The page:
Can digitalization help overcome spatial injustice in sparsely populated regions?

Many sparsely-populated regions in Europe believe that they are left behind because of a reduced presence of public and private services in the area compared to more densely populated urban areas. The use of new technologies can be a means to provide similar services in rural as in urban areas and to reduce costs. However, when services are becoming digitalized, spatial and social digital divides might increase in regions with ageing populations. Nordregio researchers Linnea Löfving, Timothy Heleniak, and Gustaf Norlén, together with the German research institute ILS researched the topic and published an article “Can digitalization be a tool to overcome spatial injustice in sparsely populated regions? The cases of Digital Västerbotten (Sweden) and Smart Country Side (Germany)”. The research compares two similar cases in Höxter and Lippe in Germany and Västerbotten, where digitalization measures have been used to provide public services to the population in order to reduce inequalities or spatial injustice. “The article concludes the need for an inclusive process and the value of a place-based approach when implementing digitalisation measures. It also points to the fact that the two projects complement each other in showing the path towards a more integrated and inclusive approach for rural digitalization policies. While both successfully helped overcome digital divides in different ways, aspects of both projects would need to be integrated to achieve greater impact. This is mainstreaming of digital solutions into administrative routines (the strength of Digital Västerbotten) and the involvement of civic actors in the development of digital services according to local needs (the strength of the Smart Country Side project),” says Linnea Löfving, Research Fellow at Nordregio. The article was published in the journal European Planning Studies and is a result of the Horizon 2020 project RELOCAL. Read the article here.

Why is Nordic co-operation struggling during the pandemic?

Insights on Covid-19 impacts from the perspectives of cross-border communities During Covid-19, free movement of people and services, and trade across borders has been drastically disrupted. Despite existing co-operation agreements, the Nordic countries took uncoordinated actions to protect themselves. Border closures have heavily affected lives in border communities. How could Nordic co-operation recover after the pandemic by integrating the resilience approach and focusing on cross-border communities? Nordregio – Nordic Institute for Regional Development – launches a report that gives an overview of the situation in Nordic border communities following border closures. Results point to the need for a quick recovery and re-engagement in the Nordic Vision 2030, which states that the Nordic Region is to be the most sustainable and integrated region in the world. Fragility of border communities and Nordic co-operation Since the introduction of the Nordic Passport Union in 1954, long before the establishment of the Schengen Area, Nordic citizens could travel without passports and reside freely in any Nordic country. Virtually borderless societies established strong connections with neighbouring countries. This allowed people to easily access goods, services and larger labour markets across Nordic countries. In the wake of the COVID-19 pandemic, countries took unilateral actions to protect themselves, moving away from the Nordic Vision. Since then, border closures inflicted significant social, economic and political impact on the border regions: ‘Hard‘ borders re-emerged and border guards were deployed to stop border crossings. Border closures separated families and friends, and disrupted access to work, education and basic services. The closed Svinesund bridge connecting Sweden and Norway and a fence erected in the middle of Victoria Square between Haparanda and Tornio (Sweden-Finland) created a shock reaction in the communities which haven‘t experienced anything like it since World War II. Great economic losses resulted from a sudden absence of border shoppers…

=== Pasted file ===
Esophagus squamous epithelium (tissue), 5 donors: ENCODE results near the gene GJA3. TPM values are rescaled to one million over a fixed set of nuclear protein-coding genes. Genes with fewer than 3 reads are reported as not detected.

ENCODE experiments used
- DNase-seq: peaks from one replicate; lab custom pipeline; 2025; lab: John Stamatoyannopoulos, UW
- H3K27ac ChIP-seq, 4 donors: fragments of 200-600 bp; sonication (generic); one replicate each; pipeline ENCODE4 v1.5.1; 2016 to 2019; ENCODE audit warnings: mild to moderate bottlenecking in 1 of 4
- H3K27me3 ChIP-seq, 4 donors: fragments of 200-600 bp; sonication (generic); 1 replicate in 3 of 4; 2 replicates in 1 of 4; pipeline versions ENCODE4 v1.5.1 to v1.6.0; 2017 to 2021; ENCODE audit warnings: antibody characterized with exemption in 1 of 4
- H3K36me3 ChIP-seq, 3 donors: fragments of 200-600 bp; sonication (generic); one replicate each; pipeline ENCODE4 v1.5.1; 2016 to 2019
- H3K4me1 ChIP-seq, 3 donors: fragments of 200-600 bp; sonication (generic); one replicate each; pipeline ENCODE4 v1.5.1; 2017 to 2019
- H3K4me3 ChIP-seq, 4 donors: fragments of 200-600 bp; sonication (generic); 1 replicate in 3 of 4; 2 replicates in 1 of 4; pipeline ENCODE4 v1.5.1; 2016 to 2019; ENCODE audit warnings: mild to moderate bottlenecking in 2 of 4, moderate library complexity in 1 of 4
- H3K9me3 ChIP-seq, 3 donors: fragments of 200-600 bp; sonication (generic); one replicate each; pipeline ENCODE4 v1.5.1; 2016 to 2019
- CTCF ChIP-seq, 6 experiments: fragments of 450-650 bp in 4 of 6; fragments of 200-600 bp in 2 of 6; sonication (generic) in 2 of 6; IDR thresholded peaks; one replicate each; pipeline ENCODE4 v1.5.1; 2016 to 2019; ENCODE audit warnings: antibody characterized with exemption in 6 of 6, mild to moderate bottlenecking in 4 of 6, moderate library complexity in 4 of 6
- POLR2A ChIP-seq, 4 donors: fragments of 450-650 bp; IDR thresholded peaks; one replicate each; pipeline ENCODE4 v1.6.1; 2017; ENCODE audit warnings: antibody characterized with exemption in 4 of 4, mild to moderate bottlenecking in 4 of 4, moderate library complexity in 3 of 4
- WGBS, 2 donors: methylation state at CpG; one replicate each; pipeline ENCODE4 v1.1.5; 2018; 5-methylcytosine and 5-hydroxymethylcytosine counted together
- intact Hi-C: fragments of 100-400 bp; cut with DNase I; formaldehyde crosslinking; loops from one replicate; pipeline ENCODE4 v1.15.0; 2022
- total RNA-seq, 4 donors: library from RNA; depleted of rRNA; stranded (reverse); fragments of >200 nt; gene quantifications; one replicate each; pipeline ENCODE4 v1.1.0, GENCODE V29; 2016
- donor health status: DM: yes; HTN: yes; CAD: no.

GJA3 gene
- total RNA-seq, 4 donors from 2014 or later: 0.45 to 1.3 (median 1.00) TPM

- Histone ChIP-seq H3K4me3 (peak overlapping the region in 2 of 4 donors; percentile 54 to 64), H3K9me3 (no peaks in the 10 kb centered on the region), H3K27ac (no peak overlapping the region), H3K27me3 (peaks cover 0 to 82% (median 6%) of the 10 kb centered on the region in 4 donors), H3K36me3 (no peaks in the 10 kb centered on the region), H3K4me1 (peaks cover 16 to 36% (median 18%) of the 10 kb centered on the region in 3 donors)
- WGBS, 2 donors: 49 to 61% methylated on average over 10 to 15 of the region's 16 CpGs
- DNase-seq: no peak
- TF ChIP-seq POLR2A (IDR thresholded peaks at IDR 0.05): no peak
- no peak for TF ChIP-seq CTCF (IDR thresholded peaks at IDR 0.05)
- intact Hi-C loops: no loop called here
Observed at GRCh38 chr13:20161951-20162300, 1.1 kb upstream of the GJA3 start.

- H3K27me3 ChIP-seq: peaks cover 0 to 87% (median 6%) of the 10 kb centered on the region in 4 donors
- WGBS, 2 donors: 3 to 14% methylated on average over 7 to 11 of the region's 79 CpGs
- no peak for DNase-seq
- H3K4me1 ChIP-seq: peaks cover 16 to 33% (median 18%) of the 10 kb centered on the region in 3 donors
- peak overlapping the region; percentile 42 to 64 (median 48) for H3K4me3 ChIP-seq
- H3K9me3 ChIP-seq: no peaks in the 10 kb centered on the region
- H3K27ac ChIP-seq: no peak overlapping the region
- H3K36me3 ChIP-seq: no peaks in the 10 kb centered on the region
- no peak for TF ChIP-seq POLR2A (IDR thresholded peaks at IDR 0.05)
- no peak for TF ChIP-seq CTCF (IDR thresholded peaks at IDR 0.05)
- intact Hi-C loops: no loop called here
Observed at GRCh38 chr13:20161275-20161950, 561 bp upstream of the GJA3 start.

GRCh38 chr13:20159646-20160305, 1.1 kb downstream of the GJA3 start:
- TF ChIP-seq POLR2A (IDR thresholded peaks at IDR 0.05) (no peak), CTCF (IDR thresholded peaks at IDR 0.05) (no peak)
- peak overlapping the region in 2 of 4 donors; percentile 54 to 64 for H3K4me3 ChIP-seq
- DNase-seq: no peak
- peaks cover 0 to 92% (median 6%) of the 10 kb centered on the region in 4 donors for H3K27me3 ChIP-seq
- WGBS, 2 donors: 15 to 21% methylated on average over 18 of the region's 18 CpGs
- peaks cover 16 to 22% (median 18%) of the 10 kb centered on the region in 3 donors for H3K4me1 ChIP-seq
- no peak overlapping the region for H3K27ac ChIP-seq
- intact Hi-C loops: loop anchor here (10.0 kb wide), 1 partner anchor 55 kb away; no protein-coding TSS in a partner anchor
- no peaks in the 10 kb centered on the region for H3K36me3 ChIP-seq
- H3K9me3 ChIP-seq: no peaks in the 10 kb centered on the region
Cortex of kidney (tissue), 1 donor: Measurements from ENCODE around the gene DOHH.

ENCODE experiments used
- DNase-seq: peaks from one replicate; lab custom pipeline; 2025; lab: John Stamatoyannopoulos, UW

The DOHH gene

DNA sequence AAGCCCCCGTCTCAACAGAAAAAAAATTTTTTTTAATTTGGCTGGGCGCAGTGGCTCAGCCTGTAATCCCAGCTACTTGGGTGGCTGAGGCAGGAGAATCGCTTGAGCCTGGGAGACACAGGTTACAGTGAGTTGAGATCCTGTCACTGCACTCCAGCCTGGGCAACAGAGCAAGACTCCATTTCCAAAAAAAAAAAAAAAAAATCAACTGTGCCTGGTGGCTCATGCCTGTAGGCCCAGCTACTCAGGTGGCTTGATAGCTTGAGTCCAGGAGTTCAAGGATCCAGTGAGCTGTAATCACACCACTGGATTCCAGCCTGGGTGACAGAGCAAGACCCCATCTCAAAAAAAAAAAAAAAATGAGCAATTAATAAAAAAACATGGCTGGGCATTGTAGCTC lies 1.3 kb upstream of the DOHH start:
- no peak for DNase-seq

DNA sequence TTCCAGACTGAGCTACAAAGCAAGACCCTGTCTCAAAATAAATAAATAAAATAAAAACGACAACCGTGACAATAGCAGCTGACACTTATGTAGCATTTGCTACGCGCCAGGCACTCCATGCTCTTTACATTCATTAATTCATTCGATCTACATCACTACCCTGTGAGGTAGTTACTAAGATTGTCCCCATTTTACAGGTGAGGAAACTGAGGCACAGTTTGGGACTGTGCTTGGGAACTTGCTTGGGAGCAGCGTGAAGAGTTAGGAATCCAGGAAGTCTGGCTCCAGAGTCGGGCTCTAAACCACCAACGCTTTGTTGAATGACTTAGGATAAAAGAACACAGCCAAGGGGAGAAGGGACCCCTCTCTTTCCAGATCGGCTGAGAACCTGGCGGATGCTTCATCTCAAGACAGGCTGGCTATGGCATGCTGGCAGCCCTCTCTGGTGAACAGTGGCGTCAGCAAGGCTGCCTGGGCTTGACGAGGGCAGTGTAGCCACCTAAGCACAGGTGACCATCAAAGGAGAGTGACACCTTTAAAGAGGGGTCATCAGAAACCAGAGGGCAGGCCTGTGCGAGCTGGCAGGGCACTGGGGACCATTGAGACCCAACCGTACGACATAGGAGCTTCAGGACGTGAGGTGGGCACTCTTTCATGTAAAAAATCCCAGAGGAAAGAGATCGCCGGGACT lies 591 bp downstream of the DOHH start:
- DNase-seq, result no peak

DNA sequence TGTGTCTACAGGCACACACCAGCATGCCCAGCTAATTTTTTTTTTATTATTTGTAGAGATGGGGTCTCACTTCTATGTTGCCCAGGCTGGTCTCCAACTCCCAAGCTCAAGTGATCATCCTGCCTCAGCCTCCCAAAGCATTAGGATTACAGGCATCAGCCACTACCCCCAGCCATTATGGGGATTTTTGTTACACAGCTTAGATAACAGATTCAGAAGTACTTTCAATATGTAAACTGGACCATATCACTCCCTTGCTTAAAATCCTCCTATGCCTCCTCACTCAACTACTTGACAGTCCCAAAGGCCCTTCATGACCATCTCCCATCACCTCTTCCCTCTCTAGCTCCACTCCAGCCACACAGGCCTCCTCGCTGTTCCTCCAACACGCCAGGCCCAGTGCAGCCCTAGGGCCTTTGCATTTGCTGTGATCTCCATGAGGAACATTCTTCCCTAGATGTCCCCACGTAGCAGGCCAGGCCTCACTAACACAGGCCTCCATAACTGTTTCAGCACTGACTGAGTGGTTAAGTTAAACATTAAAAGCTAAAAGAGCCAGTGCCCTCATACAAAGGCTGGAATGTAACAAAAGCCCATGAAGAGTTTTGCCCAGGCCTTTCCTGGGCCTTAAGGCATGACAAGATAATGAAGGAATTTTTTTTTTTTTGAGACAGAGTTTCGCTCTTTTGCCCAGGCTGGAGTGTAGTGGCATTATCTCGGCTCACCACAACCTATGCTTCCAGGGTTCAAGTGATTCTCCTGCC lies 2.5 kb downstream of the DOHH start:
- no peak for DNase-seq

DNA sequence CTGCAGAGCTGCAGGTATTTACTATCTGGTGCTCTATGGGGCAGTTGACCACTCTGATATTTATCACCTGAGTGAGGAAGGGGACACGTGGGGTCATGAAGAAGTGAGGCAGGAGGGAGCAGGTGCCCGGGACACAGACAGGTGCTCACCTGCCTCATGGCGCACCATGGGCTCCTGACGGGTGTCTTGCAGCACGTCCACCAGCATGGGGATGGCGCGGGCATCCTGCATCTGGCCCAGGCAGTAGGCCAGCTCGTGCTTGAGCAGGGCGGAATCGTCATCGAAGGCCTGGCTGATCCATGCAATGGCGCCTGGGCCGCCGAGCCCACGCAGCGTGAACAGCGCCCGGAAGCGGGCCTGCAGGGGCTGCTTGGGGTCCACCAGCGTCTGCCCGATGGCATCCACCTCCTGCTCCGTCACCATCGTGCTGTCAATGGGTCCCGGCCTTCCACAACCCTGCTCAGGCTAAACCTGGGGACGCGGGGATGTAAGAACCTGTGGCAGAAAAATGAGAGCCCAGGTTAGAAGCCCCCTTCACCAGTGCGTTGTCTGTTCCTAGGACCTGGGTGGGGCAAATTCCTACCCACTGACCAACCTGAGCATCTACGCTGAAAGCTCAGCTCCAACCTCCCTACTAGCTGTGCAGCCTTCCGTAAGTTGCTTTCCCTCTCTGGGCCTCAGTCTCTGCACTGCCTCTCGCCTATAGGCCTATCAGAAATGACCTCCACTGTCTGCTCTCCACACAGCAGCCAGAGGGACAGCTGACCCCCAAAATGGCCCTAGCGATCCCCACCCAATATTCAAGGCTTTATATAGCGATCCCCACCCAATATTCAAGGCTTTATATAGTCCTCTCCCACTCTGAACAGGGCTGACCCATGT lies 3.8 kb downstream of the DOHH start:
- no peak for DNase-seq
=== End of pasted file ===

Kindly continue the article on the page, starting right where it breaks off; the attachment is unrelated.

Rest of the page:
Open call for picture submission